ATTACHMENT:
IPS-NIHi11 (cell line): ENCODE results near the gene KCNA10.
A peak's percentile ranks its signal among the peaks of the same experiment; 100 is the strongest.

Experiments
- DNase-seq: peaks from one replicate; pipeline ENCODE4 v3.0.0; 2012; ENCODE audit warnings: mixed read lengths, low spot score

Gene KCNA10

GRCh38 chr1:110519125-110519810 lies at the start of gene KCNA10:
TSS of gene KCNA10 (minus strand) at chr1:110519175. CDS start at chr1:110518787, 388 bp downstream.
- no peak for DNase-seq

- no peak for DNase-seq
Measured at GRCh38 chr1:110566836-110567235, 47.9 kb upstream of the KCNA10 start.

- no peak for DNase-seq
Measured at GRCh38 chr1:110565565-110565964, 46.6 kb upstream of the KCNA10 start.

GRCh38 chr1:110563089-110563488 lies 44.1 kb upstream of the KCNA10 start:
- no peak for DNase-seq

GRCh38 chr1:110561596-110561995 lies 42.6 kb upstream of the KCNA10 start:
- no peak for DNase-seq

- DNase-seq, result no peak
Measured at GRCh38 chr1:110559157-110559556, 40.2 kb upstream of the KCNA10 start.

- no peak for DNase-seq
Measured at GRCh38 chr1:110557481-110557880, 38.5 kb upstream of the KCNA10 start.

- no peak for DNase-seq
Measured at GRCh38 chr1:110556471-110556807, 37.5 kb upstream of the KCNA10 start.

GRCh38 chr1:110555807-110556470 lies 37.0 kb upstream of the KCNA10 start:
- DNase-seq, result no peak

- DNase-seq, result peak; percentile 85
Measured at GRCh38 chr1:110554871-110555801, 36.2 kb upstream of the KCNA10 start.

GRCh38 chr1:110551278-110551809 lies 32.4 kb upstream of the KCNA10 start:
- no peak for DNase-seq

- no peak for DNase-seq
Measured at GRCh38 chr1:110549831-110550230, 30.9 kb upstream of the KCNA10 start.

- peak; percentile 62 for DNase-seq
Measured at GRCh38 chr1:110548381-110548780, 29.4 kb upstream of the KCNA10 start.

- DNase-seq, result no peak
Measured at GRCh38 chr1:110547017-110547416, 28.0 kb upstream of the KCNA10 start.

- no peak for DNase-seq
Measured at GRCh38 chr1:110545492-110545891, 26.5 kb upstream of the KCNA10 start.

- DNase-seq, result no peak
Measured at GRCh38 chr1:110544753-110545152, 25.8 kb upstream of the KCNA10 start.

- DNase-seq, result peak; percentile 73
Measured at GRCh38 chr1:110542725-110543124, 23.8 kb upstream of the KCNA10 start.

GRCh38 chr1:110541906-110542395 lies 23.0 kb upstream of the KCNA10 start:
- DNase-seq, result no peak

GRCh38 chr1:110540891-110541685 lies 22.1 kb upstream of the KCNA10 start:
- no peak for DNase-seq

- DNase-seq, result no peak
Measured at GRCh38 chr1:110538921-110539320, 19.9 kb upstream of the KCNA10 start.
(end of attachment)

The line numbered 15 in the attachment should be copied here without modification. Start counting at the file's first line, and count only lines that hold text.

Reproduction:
GRCh38 chr1:110561596-110561995 lies 42.6 kb upstream of the KCNA10 start: